This unassuming summit cabin, perched at a dizzying 14,000 feet, was the last stop on our hike up the volcano. Though altitude sickness was dragging us to our bunks, I managed to squeak out a few shots at dusk. Alas, I will forever kick myself for neglecting to capture the stars. The Hawaiian skies are so clear that neighbouring Mauna Kea is home to the twin-mirrored, big daddy Keck, the biggest optical telescope in the world.

So I didn’t brave the cold that night, but in the morning I made it up to myself and - finally! - donned the lavish gown I had lugged up the volcano, having lacked the self discipline not to indulge in a thrift sale before the hike. It was only two dollars I could tell it needed a vacation.

Near-Death! Phone-Sex! (in that order) by Nasuna Stuart-Ulin

Rest at Red Hill Alex takes a rest at 10,035 feet outside Red Hill Cabin, the first stop on our hike up Mauna Loa, the largest active volcano in the world. The attentive viewer will notice the etchings in the cabin door, which read "Mars Hotel" and "When the going gets tough, the going get warm".

Once you're above the cloud-line, the sun can do a number on you, but come nightfall, temperatures can get dangerously low (it snows regularly in the winter). The night before our final decent, we stayed at Red Hill once more. All was quiet. The moon pierced my eyes so I couldn't sleep. It must have been two in the morning when we heard heavy footsteps and the creak of the door... who on mars could it be? It was desolate out there; we hadn't seen another soul for two days and 23 miles.

Alex later said he'd feared it was an axe murderer, but it turned out to be a hypothermic German hiker who had gotten lost near the summit and had walked 11 miles over 14 hours overnight. He'd lost his jacket and his light - using only the moonlight to guide him... and it was his first hike! Just to be clear, the terrain is a never-ending expanse of black, jagged rock, and the trail is marked by other black rocks. His friends had gone ahead of him to the summit cabin (only 2 miles away) and as it got dark he got disoriented and headed down the slope instead, fearing that if he didn't keep moving, he would die.

The next morning we tried frantically to contact his friends, though no-one had reception but me at the top of the hill (pictured) and I couldn't connect to the Swiss phone number. Then I remembered: I have a calling-card! But it wasn't on me.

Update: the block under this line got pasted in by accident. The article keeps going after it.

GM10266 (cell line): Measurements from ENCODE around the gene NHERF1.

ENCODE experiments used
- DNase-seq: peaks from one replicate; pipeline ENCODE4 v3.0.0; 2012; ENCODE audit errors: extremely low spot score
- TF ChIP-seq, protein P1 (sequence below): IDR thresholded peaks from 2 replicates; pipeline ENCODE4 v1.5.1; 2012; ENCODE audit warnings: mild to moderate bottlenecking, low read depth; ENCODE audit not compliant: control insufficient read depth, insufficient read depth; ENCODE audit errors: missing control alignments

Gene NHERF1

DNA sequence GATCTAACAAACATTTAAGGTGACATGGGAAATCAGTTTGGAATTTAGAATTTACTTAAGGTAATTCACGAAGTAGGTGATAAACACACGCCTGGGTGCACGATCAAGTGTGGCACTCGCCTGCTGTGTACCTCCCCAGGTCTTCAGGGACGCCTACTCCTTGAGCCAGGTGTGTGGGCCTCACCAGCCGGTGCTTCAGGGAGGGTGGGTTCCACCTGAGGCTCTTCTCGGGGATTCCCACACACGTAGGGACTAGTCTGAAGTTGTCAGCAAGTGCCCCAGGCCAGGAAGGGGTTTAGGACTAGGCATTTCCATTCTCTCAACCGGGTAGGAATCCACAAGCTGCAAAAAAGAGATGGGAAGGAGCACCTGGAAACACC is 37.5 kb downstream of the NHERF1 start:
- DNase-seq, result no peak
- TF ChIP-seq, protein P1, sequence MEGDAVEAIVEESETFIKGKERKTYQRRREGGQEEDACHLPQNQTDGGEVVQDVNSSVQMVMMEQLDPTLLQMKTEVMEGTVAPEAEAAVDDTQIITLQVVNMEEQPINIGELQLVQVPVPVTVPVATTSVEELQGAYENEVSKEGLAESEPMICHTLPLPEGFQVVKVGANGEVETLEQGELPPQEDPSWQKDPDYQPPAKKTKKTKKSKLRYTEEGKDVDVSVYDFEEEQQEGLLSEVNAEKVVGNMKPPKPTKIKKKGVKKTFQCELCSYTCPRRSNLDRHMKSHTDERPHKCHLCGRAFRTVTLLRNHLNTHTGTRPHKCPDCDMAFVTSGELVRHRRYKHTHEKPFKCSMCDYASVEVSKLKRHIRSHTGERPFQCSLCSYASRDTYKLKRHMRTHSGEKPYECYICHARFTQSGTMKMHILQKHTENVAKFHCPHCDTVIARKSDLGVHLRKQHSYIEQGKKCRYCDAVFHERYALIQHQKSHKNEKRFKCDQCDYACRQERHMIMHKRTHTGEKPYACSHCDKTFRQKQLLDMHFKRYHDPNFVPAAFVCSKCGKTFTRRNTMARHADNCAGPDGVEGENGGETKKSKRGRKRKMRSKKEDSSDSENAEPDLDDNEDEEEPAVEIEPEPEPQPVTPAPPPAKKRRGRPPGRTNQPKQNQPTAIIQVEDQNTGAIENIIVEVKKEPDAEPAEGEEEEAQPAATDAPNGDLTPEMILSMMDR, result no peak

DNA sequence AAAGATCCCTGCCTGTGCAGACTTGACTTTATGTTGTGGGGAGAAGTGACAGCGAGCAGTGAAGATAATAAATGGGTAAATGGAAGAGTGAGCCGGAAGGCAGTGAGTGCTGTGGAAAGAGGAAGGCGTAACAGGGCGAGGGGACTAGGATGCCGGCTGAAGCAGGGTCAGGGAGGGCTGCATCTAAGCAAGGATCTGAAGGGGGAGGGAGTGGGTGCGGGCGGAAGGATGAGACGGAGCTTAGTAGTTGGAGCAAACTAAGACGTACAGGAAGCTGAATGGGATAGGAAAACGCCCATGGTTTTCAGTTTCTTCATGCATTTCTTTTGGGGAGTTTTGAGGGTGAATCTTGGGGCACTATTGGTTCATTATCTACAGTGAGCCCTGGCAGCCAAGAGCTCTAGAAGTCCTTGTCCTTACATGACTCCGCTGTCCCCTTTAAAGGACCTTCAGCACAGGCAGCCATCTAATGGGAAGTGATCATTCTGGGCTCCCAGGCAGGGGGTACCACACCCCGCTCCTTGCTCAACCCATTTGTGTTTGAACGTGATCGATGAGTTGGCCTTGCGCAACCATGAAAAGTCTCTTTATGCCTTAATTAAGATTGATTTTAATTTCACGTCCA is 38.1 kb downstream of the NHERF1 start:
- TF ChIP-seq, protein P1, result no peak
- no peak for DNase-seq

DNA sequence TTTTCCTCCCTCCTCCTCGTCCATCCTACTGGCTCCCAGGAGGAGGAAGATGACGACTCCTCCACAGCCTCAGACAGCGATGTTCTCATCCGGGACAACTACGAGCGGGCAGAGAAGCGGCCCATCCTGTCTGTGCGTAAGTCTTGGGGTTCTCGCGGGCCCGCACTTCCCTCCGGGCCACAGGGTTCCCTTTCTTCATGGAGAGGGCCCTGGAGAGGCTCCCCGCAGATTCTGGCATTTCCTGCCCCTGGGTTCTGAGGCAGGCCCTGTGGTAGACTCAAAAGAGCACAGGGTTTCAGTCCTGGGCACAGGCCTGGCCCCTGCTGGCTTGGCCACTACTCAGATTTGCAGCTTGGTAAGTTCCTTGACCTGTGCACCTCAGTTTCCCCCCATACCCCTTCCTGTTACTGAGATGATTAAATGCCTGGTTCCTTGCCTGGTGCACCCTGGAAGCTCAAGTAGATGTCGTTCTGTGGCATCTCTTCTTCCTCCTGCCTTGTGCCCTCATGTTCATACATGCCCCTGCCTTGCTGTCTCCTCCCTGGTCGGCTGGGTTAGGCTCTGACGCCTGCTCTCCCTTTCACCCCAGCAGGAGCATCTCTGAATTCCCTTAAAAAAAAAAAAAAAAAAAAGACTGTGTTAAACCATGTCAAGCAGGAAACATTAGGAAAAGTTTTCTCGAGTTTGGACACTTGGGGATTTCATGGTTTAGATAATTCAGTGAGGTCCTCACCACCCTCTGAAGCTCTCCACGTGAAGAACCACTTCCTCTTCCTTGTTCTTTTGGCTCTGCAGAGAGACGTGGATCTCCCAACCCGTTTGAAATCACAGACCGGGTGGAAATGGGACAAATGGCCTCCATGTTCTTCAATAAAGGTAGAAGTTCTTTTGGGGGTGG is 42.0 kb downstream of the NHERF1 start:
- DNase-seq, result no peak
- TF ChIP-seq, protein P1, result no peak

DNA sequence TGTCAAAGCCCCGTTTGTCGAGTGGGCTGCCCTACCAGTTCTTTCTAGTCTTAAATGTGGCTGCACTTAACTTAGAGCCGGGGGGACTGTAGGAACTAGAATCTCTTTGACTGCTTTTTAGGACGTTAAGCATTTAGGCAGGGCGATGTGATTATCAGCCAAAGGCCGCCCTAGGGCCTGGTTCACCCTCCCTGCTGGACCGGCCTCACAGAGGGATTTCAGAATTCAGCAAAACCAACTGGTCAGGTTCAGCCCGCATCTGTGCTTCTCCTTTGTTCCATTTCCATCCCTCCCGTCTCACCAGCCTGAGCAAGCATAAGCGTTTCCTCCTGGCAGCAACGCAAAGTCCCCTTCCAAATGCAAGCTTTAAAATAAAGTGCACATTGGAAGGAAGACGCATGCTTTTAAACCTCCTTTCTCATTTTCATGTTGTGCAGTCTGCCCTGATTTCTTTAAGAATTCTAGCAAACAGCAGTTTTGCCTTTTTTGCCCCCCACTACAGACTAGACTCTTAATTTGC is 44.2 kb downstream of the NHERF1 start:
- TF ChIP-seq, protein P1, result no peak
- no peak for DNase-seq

Completely flustered, I remember it in a flash and with my battery light blinking I dial 1-800...

It rings, a sultry voice says: Hey baby, my sexy girlfriends and I are anxiously waiting to talk LIVE to you...

Ahh!! Did I just call a sex chat-line?! I did! On top of a volcano, with a dying phone and at this crucial moment!

I dial again.

Hey baby, my sexy girlfriends and--

Ahh!! Ok, Nasuna, you can do this. Eventually I remembered the right number and in the end we escorted him down. He was reunited with his friends (scoundrels) and the search party was called off.

... but not before I got a text message which read: Hey Stud - Our busty babes are waiting for your call.


You can view a wider shot from outside the cabin in a previous post  here:

The Overland Track, Tasmania by Nasuna Stuart-Ulin

Overland Track, Tasmania  

I stepped back in time on the Overland Track, a strange and stunning bush walk on the often overlooked island of Tasmania. The trek is roughly 40 miles long and packs a lot of scenic punch, with terrain ranging from sheer mountains, temperate rainforests, wild rivers and alpine plains. Magnificent, prehistoric dolerite cliffs soar into view from the start. Tasmania's relative isolation has been kind to the landscape, with only 60 hikers allowed in per day during peak season. If you've ever imagined a world where dinosaurs roamed, look no further.

Red (ant) Hill by Nasuna Stuart-Ulin

Red (ant) Hill

This is another stitched panorama from my hike up Mauna Loa, overlooking Red Hill cabin. It's the first stop after a steady climb to 10,035 feet. It had been a long day, but Pele (the ancient Hawaiian volcano goddess) rewarded us with stunning views of Mauna Kea and a cozy cabin nestled in iron-saturated rock. To the right you can see what looks like the ocean, but what is actually the cloud-line. When the wind dropped, I'd never heard silence so loud.

Read More

The Very Very First by Nasuna Stuart-Ulin

Welcome to the very first post on the Nasuna Photography blog! Nice to see you here... Let's get right to it: Here's a pano from January, when I hiked Mauna Loa on Hawaii's Big Island, the largest active volcano in the world. It's actually a stitch of nine vertical shots in an attempt to capture the vastness of its sweeping crater after a squall. At 13,000 ft, cold and lightheaded from the altitude, I thought "this is one way to start 2012"... not exactly the classic picture of a Hawaiian vacation - but I wouldn't have had it any other way.Image